"What happened in 1979/1980/1981? I think the latest Recession was compared to what began in those years. I am sure that had an impact."
1979 US Sales: 14,153.000
1979 UAW Membership: 1,579,000
2014 US Sales: 16,841,973
2014 UAW Membership: 391,415
Vehicle sales up 19%.
UAW Membership down 75%
Spin it however you want. The facts are that the UAW has a hugely less important role in the US vehicle market than it did in 1979. Is some of it productivity...yes. Is some of it loss of share by the US manufacturers...yes (compounded by the inability of the UAW to organize transplants). Is some of because the US market is demanding more imports....yes.
If you want to argue that some companies are bringing back work to the US, fine. Again, anecdotal information that ignores the overwhelming trend.
"They continue to march down the road with priorities as exhibited in the FCA tentative contract."
(I have not read that yet)"
I haven't read that either, but think for yourself Questy. Think about these additions to the already world's highest pay structure:
-$8 per hour increases for in-progression workers (about 40% of Chrysler's workforce)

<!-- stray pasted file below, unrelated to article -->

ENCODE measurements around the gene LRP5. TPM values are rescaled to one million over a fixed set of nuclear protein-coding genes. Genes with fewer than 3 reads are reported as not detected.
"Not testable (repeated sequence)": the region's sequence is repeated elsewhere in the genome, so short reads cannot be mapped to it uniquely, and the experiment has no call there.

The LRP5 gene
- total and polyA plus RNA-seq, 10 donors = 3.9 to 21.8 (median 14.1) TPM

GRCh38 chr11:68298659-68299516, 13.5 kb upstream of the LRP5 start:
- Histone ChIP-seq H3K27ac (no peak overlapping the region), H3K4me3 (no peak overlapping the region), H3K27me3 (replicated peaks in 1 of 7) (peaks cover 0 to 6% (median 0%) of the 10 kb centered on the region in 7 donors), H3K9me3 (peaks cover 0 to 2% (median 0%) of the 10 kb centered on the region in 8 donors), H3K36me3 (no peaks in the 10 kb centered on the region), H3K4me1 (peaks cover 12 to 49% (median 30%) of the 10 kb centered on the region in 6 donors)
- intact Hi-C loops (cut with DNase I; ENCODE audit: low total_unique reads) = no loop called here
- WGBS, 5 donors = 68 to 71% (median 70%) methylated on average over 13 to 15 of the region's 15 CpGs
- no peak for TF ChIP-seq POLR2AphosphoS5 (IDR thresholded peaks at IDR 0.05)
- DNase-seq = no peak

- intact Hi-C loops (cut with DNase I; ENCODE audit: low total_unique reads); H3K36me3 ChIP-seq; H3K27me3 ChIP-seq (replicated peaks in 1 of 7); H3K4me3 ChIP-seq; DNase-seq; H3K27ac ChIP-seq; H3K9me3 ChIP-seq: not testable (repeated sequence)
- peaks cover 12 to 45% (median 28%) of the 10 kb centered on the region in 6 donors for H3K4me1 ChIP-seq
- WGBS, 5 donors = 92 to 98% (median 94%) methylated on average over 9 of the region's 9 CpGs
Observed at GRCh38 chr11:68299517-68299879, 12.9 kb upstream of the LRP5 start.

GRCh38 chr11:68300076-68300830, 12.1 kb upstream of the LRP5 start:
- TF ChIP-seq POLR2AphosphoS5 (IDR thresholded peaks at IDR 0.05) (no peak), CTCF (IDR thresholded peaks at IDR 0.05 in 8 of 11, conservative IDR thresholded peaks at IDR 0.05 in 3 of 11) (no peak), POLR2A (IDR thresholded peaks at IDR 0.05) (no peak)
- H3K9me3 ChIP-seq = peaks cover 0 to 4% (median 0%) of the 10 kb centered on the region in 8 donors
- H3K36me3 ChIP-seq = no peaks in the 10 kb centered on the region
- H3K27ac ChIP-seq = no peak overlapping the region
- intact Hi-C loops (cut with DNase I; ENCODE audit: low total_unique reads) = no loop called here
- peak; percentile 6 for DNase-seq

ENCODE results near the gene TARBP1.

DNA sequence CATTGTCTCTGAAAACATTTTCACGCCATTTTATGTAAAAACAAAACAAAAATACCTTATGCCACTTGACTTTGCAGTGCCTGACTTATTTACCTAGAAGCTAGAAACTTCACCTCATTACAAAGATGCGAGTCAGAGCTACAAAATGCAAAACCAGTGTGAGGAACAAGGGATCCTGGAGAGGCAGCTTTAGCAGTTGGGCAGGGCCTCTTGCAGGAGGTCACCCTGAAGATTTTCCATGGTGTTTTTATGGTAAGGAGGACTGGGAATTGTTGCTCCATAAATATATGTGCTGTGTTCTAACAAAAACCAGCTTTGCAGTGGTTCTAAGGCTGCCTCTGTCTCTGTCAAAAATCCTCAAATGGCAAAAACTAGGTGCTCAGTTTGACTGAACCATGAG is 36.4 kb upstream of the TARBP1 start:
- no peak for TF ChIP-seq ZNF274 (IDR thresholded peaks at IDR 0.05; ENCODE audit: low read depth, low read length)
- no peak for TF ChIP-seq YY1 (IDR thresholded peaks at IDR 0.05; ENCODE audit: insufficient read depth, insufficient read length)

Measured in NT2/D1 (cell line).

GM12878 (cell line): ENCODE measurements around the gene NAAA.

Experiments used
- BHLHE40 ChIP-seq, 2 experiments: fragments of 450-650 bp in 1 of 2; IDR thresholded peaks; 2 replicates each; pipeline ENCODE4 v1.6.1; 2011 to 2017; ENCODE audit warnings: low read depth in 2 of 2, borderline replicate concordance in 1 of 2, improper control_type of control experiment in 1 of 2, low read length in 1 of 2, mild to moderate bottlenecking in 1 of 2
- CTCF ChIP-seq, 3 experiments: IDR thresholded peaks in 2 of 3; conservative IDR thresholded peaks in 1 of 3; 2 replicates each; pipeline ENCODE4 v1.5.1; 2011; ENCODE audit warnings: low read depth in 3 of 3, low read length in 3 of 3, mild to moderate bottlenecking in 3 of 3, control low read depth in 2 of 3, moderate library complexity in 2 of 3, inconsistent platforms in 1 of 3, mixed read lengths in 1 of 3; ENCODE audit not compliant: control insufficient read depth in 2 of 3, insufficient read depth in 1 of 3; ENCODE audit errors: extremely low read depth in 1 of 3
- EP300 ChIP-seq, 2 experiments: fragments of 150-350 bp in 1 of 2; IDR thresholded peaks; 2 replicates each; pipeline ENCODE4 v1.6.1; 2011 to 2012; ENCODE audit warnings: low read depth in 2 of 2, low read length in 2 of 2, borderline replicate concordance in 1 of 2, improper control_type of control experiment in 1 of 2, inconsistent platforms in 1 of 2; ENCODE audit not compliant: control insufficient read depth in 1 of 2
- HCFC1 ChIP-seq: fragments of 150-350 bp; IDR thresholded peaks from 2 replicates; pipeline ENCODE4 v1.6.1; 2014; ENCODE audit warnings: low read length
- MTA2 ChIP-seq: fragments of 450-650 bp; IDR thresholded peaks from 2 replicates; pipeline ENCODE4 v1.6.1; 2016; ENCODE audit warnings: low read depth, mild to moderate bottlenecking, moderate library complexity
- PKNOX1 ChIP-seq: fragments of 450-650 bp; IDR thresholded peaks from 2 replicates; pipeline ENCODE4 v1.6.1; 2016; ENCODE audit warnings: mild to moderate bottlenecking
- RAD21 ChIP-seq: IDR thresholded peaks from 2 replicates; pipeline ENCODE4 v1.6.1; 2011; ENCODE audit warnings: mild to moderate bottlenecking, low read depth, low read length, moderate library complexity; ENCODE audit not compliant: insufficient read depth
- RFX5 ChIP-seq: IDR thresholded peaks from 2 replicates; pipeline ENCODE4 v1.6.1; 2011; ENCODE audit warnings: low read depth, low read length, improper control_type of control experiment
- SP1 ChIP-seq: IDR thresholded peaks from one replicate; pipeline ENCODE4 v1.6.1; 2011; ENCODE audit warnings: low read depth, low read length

-Traditional workers will take home an additional $20,000 over the next 4 years
-Richer profit sharing formula
-$4,000 signing bonus
-401(k) Contribution Rate Raised to 6.4% for In-Progression Members
-Increased Dental and Vision Benefits for In-Progression Members
Getting the picture?
"The rank and file can change it if they want, by amending their constitution ."
Well, actually they can't. Article 3 of the UAW Constitution and By-laws states:
"This Constitution as amended at the Detroit, Michigan Convention convened on June 2, 2014 and as may hereafter be amended, shall be the supreme law of the International Union, UNITED AUTOMOBILE, AEROSPACE AND AGRICULTURAL IMPLEMENT WORKERS OF AMERICA (UAW), and can be amended only by a majority vote of the delegates at succeeding regular Constitutional or Special Conventions."